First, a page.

“How has your summer been so far?”

I was teaching elementary art when we found out we were expecting our first child. It was early spring and contracts were coming out for the following year. I had to make a choice: sign my contract and take maternity leave when my baby is born in December, or resign from teaching and stay home with my newborn. I had always wanted to be a stay at home mom, so even though I was early in my first trimester, I resigned from teaching. I kept my reason quiet because we had decided to wait until the end of the first trimester to tell most people. Family and close friends knew we were expecting and as we neared the end of the school year, and I got closer and closer to my second trimester, the word started getting out. I had shared the news with a handful of teacher friends, but decided to wait and tell my exciting news to all of the staff at the end-of-year teacher luncheon. It was also a celebration for those teachers who had resigned or retired. I was 11 weeks pregnant.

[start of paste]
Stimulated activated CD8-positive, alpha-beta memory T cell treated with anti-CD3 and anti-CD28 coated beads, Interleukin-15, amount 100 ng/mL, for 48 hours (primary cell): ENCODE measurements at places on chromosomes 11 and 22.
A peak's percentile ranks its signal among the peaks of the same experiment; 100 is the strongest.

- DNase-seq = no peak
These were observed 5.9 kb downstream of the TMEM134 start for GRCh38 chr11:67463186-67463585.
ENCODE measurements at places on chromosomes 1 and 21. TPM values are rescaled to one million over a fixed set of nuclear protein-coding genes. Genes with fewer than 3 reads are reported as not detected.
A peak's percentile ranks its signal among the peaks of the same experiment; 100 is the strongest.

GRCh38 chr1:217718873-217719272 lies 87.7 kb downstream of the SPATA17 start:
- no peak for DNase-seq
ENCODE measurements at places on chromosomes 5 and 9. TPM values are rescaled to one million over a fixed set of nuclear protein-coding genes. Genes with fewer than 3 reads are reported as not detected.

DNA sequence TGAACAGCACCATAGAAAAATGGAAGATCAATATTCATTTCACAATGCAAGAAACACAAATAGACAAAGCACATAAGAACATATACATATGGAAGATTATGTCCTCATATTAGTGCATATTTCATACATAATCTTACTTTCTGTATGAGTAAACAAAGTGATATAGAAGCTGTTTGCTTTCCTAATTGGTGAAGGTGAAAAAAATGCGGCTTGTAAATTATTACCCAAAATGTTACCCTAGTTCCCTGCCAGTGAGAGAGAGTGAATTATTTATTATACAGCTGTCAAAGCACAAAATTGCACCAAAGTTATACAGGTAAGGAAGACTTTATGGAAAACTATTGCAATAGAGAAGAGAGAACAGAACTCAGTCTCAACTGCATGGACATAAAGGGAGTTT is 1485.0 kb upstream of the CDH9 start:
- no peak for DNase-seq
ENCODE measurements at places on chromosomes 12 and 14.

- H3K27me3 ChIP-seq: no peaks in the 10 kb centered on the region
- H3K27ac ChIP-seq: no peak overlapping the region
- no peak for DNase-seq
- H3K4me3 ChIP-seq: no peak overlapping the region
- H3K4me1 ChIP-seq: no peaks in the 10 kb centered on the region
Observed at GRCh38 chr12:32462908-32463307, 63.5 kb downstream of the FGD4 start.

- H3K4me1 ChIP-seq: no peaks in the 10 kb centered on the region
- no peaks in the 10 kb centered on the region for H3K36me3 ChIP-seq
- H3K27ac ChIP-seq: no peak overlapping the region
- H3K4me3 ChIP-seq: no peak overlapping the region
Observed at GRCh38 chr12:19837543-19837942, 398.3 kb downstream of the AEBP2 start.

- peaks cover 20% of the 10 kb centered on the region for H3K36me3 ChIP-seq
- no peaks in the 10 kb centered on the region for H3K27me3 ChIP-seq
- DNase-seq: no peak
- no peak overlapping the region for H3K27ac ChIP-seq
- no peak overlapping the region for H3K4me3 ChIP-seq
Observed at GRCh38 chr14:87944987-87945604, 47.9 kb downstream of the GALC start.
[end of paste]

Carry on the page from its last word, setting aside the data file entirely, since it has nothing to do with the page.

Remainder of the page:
Three days before the last day of school, also the morning of the celebration, I awoke to some pregnancy complications. I called the doctor and the only time they could see me was during the luncheon. I had to go. I had to make sure everything was okay with my baby. I taught my morning classes, made a brief appearance at the luncheon and then left for the doctor’s office. Our baby no longer had a heartbeat. I was having a miscarriage. I never returned to school again that year. The staff was told I was sick and a substitute finished out my school year. My mom and a dear friend packed up my room. When I returned later in the summer to pick up my things, a teacher commented on how ill I looked that day at the luncheon. I don’t blame her for her words. She had no idea what had happened.